Photo 1

Photo 2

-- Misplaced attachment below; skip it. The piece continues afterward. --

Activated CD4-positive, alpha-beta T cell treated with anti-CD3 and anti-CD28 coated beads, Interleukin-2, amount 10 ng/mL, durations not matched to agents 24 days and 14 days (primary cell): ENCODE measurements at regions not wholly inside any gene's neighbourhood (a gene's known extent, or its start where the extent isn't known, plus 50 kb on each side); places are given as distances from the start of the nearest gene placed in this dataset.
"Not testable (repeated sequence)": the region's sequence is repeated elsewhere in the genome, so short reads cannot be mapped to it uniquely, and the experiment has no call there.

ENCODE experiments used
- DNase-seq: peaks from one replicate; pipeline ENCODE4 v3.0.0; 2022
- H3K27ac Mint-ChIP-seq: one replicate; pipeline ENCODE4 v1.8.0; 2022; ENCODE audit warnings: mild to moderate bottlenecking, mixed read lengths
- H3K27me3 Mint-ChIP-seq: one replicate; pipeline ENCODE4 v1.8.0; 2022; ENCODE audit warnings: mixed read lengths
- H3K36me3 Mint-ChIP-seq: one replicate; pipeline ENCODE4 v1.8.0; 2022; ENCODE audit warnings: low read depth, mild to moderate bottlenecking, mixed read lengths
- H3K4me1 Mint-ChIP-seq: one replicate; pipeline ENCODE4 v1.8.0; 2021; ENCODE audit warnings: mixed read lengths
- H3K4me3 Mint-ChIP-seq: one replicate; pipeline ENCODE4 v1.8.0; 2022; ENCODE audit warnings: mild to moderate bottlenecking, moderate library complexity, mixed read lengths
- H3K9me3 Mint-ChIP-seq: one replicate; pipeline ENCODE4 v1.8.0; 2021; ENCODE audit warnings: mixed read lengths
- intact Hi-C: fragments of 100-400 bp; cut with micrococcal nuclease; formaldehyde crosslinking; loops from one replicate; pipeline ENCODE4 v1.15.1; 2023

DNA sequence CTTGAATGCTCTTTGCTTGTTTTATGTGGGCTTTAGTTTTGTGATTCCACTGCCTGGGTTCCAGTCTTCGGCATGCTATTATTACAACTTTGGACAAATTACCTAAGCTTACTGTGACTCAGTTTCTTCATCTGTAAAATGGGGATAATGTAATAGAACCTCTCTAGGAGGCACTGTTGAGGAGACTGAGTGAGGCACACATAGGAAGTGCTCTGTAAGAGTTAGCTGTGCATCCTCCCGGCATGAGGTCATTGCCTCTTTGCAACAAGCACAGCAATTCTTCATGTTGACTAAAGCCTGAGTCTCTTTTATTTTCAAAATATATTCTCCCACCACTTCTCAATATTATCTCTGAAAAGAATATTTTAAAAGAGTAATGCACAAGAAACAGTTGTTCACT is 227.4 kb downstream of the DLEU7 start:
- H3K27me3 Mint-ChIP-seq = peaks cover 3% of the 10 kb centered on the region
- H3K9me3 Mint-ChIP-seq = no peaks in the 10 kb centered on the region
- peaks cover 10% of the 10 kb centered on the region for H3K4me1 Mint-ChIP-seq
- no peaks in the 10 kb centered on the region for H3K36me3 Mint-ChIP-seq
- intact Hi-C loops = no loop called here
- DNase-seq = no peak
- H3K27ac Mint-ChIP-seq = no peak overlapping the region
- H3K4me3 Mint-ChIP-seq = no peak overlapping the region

After a brief hiatus*, we realized it was time to finish that second item. The top half of the dress was done with no issues, and all that was needed was to stitch up the skirt, then slap the two halves together and it would be WAH LAH Time. But. We only got so far, and no farther, as you can see in Photo 1, just before we hit a wall. The skirt was pinned to the bodice and the gathering stitch was drawn up, and somehow, someway, it all just went to hell. Nothing was working. Unpin it. Loosen the gather. Repeat ad nauseum. Sat back and stared at it for quite some time, and at last the clouds parted and the angels sang. A double line of gathering stitches was needed to get the right result. Frustrated and exhausted by our rookie mistake, we had to walk away. But. We are nothing if not dogged in our determination. Once a hot meal and a glass of wine were consumed, the project was tackled anew. After basting that skirt to the bodice no less than THREE SEPARATE TIMES, it finally came together. Then it was fitted onto an “original body” doll. The poor thing was absolutely swimming in it. It was then tried onto the "curvy" model, and the result was serendipitous bliss. A little snug about the hips, but bliss nonetheless. Absurdly pleased with this unintended happy result, which you can see for yourself in Photo 2. And here we'd been fretting about not being able to use Augusta Ryan for any of these Vogue Craft projects. Trust Fate, yeah?